What are the expected outcomes following cesarean delivery (C-section)?

Updated: Dec 14, 2018
  • Author: Hedwige Saint Louis, MD, MPH, FACOG; Chief Editor: Christine Isaacs, MD  more...
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Answer

Answer

Patients who undergo cesarean delivery usually take slightly longer to fully recover than those who have a vaginal delivery. However, the overall long-term condition of the patient is not adversely affected. Occasionally, some patients can experience pelvic pain associated with intra-abdominal adhesions, a situation that can be aggravated in those who have multiple procedures.

The most important things for patients to know about their cesarean delivery are why they had one and what kind of incision was performed on the uterus.

If a patient had a cesarean delivery for presumed cephalopelvic disproportion, then attempting a vaginal birth with the next pregnancy is associated with a decreased chance of success. Overall, patients attempting a vaginal birth after a prior cesarean delivery can expect success approximately 70% of the time. If the cesarean delivery was performed because of an abnormal fetal heart pattern or for a malpresentation, then expectations for a successful vaginal birth can be higher than 70%.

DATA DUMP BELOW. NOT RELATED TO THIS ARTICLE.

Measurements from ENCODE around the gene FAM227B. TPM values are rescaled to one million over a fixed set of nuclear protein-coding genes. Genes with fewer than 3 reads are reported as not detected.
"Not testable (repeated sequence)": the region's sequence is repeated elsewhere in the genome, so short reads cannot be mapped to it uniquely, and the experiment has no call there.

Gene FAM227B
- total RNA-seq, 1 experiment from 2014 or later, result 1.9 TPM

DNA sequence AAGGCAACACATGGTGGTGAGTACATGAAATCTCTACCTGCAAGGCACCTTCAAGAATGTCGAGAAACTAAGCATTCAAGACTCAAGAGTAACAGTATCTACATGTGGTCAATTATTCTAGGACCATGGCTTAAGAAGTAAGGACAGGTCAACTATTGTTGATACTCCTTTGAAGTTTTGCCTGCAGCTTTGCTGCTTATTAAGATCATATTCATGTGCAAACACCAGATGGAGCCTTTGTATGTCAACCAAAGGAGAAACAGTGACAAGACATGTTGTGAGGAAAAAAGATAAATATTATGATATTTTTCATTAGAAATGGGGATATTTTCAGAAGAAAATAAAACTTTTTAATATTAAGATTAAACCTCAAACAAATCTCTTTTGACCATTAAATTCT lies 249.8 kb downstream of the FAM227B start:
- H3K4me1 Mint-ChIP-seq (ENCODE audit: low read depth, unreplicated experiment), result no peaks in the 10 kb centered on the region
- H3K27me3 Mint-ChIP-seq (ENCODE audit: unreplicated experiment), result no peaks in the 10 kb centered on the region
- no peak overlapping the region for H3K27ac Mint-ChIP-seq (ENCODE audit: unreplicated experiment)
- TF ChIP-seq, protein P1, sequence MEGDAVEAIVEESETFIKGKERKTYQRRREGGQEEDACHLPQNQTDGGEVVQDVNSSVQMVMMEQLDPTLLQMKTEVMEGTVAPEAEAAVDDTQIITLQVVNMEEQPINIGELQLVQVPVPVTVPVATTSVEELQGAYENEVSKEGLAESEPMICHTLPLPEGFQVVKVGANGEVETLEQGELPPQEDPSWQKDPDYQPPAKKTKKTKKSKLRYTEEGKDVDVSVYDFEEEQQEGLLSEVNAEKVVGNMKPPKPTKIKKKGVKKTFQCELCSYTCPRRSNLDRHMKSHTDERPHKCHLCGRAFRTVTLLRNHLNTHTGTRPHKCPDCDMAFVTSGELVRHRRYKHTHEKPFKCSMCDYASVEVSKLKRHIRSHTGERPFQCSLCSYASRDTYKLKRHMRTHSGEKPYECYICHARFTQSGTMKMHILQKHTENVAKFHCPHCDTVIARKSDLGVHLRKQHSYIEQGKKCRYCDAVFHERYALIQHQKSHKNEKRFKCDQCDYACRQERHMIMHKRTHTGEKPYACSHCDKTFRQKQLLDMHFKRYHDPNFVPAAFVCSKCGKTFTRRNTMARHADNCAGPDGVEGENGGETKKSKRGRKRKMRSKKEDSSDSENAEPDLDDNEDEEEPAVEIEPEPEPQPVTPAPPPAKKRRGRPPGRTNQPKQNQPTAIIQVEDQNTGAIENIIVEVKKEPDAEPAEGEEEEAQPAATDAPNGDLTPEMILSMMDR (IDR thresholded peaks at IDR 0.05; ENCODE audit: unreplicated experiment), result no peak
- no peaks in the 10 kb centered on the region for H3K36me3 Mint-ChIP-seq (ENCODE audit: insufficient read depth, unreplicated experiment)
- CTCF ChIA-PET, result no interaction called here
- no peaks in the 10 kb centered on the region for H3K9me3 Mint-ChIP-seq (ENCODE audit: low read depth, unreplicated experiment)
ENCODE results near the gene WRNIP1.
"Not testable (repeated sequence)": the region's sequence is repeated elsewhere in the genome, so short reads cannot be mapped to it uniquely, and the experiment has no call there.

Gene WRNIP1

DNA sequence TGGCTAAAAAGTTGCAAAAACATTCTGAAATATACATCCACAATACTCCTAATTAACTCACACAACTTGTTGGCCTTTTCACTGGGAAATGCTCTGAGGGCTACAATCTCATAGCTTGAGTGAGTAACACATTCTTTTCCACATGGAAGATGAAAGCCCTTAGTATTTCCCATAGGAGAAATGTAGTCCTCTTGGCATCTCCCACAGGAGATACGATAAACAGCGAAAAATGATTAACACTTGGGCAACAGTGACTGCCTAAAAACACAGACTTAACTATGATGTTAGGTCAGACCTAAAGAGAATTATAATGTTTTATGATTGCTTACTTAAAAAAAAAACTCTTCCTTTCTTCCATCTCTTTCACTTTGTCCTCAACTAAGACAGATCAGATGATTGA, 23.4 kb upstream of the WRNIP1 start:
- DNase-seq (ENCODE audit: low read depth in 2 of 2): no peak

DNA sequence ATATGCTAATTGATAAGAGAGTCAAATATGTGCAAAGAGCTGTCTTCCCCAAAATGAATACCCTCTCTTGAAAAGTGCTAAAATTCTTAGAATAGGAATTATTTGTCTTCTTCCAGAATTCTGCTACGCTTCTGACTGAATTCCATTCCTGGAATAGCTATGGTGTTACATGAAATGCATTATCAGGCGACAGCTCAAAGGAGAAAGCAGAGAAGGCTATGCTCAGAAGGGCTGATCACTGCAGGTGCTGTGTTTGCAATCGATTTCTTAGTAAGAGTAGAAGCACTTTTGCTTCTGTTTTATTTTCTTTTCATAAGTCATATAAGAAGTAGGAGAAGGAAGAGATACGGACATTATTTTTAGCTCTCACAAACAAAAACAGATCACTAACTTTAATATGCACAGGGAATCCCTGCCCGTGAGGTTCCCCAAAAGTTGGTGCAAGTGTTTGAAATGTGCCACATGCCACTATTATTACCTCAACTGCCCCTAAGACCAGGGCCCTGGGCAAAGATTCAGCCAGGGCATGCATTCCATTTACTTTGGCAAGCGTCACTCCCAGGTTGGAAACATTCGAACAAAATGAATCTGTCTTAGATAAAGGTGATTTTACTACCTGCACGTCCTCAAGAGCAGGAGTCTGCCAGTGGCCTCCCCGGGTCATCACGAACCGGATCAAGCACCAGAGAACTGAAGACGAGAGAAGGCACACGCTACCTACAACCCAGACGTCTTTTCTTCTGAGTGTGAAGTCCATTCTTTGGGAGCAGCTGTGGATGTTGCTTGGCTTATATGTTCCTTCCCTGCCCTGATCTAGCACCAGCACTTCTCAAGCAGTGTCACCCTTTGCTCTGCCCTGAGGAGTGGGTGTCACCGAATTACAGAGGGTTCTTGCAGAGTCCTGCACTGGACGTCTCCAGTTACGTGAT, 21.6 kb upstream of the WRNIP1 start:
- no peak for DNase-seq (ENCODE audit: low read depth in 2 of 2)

If the uterine incision was vertical, the risk of uterine rupture is increased above the approximate 1% risk associated with a low transverse incision. If the incision was confined to the lower segment, many physicians allow patients to attempt a vaginal birth in subsequent pregnancies. However, if the incision extended into the upper contractile portion, the risk of uterine rupture can approach 10%, with 50% of these occurring prior to the onset of labor. [18]

A previous cesarean delivery can increase the risk of developing placenta accreta if placenta previa is present in any subsequent pregnancies. The risk of placenta accreta in a patient with previa is approximately 4% with no prior cesarean deliveries; the risk increases to approximately 25% with 1 prior cesarean delivery and to 40% with 2 prior cesarean deliveries. [59]


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